Outrageousness arrives early in “Appropriate Behavior,” writer/director Desiree Akhavan’s funny first feature. Shirin (Akhavan), is packing up her things, reluctantly moving out of the one-bedroom Brooklyn apartment she shares with her adored girlfriend Maxine (Rebecca Henderson). Her soon-to-be ex demands that she remove a box that contains what Shirin insists was a gift for her. Shirin deposits the box in a dumpster, reconsiders, and removes a large silver strap-on and casually walks down the street holding it.
But there’s more sweetness (and significant sadness) in the film than “shocking” episodes. And there’s sweetness in those sections as well (including the connection Shirin and a woman wearing latex lingerie have during a threesome with the woman’s husband, and its abrupt end).
In the aftermath of her devastating breakup, long-limbed, bisexual, sweetly sexy (and very polite) Shirin is exiled to a share in Bushwick. She tells her best friend Crystal (Halley Feiffer), “I’m dead inside,” and pines for Maxine.
Through a series of misadventures (sexual, social and quasi-professional–teaching filmmaking to typically ADD six-year-olds), Shirin wrestles with a typical twenty-something problem, establishing her identity. But being true to herself conflicts with being a good Persian-American daughter to her loving but conservative Iranian parents. She eventually–and charmingly–reveals to her mother, “I’m a little bit gay.” And starts to emerge from her sadness.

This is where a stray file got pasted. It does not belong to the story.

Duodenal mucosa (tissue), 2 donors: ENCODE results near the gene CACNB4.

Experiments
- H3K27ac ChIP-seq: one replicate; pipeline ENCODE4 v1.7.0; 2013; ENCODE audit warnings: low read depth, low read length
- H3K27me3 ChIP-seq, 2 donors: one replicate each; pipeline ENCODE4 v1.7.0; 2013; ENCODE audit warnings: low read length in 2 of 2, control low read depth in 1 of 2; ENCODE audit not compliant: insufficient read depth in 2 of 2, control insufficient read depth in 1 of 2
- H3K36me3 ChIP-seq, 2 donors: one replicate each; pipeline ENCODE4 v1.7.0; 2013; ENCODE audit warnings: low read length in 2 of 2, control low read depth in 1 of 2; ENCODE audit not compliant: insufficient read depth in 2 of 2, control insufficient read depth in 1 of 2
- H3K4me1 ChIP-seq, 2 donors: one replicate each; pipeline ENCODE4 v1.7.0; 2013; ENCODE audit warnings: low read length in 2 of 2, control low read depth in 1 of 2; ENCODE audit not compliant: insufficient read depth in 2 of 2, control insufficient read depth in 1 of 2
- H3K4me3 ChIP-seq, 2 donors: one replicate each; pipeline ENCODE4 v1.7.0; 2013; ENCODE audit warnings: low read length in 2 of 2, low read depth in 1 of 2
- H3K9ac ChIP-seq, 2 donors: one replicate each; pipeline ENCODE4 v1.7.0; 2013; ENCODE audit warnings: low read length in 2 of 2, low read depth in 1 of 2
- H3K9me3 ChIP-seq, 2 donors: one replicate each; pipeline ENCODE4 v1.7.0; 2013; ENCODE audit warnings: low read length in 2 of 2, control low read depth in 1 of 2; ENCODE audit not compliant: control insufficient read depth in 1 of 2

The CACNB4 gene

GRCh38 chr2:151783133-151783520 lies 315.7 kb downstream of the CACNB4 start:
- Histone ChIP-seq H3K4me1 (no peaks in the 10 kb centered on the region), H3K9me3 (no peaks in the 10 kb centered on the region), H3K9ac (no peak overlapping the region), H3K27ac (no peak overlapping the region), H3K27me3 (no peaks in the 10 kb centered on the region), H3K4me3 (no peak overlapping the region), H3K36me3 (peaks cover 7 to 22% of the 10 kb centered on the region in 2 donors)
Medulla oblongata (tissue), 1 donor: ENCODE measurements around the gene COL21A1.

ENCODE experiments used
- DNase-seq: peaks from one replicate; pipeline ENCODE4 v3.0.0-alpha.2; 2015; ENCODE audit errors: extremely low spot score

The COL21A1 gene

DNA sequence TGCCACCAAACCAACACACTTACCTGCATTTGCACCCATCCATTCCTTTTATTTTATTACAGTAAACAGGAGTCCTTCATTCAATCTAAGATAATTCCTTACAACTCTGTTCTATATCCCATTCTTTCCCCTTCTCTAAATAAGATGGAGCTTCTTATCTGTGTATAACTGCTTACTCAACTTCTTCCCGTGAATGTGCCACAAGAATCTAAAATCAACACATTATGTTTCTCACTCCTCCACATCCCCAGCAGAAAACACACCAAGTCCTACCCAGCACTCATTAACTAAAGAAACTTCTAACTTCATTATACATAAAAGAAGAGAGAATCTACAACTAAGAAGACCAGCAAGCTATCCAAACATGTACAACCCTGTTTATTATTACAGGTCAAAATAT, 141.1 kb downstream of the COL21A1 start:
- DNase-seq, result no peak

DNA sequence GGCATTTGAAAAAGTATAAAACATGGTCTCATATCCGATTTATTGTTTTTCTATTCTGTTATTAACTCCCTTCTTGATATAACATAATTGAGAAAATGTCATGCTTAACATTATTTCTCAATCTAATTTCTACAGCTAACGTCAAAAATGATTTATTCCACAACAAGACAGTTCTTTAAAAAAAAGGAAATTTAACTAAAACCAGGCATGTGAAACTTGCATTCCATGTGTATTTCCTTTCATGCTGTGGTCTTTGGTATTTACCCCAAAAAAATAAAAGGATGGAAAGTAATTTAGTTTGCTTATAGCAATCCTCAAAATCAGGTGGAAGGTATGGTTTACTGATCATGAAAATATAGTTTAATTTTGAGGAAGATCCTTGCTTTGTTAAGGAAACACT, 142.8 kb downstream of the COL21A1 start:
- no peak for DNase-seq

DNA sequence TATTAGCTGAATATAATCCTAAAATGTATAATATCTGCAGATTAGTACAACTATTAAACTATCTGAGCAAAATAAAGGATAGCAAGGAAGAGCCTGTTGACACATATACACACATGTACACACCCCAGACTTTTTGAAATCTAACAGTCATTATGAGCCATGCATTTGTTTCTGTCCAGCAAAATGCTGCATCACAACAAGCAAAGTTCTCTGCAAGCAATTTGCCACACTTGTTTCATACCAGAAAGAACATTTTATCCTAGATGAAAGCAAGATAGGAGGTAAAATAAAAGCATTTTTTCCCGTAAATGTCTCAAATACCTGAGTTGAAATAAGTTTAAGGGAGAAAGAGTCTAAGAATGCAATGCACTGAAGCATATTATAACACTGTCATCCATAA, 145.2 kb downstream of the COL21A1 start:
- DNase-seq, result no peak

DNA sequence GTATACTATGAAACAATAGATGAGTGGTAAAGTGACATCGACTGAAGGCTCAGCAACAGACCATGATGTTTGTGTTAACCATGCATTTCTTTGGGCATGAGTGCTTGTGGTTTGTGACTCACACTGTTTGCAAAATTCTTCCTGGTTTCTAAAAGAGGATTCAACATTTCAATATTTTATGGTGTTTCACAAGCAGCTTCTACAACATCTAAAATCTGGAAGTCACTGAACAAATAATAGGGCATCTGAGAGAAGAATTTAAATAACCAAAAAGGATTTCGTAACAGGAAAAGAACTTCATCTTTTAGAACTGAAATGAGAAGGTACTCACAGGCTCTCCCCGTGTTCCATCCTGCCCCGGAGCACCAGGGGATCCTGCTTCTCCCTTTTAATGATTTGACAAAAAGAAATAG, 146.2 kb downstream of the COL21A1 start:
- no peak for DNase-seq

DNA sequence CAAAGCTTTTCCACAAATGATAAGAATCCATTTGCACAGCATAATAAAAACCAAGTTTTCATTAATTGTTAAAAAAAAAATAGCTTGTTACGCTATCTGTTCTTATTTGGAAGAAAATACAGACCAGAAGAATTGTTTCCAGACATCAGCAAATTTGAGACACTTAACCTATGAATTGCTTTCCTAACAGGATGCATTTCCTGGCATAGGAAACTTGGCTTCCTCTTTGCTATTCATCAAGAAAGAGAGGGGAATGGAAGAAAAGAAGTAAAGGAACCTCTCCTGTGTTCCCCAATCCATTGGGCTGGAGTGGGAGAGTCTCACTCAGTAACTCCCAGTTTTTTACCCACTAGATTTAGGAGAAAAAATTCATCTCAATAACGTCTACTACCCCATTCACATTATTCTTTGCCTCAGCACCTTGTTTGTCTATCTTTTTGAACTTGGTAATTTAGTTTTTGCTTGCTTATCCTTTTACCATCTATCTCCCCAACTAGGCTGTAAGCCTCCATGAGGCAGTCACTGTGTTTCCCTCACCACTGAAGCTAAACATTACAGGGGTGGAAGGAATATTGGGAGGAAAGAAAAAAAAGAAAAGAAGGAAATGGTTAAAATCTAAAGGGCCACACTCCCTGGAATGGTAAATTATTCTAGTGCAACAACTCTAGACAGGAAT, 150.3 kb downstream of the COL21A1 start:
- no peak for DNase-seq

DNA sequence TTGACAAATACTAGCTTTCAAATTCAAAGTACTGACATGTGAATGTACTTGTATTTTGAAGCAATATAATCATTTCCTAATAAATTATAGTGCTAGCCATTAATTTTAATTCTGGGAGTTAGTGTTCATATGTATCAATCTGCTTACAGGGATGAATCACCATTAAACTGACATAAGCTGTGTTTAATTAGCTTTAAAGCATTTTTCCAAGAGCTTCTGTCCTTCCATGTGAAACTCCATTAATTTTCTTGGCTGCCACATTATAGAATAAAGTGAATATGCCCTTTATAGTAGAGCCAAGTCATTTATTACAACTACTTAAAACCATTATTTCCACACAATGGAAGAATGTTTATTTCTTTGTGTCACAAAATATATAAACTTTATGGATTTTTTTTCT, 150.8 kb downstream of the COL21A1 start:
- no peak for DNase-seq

Akhavan, who co-created and starred in the award-winning web series “The Slope,” has joined the cast of “Girls.”
(I don’t like the word girl when it’s used to describe anyone over 18, 20, max. It’s sexist, diminishing, demeaning, not ironic–call me old-fashioned.)
“Appropriate Behavior” opens today in New York at the IFC Center, in Los Angeles, and is available on VOD. Desiree Akhavan will be at IFC today and Saturday, January 17 for Q&As following the 7:25 pm shows.
“Paris Is Burning,” Jennie Livingston’s iconic 1990 documentary, wasn’t just ground-breaking it was a 10 on the Richter scale. Livingston’s beautifully intimate and celebratory portrait of 80s Harlem drag balls revealed a sub-culture existing under the radar in a more discriminatory era.
Vying for trophies, cash prizes (and recognition absent in their non-ball lives), African-American and Latino gay and transgendered members of competing fashion “houses” worked it in categories such as “face” and “femme queen realness.” Livingston’s film won a grand jury prize at Sundance and quicker than you can say, “MTV,” Madonna had co-opted voguing. But racial and LGBT equality remain a work-in-progress.
“Paris Is Burning” will have a 25th anniversary screening as part of the 24th annual New York Jewish Film Festival at the Walter Reade Theater on Saturday, January 17 at 9:15 pm. Livingston, the 2015 Festival’s “Guest Selects” director, will introduce. She has chosen two other films for the series, “Sophie’s Choice” and “Dr. Strangelove or: How I Learned to Stop Worrying and Love the Bomb.”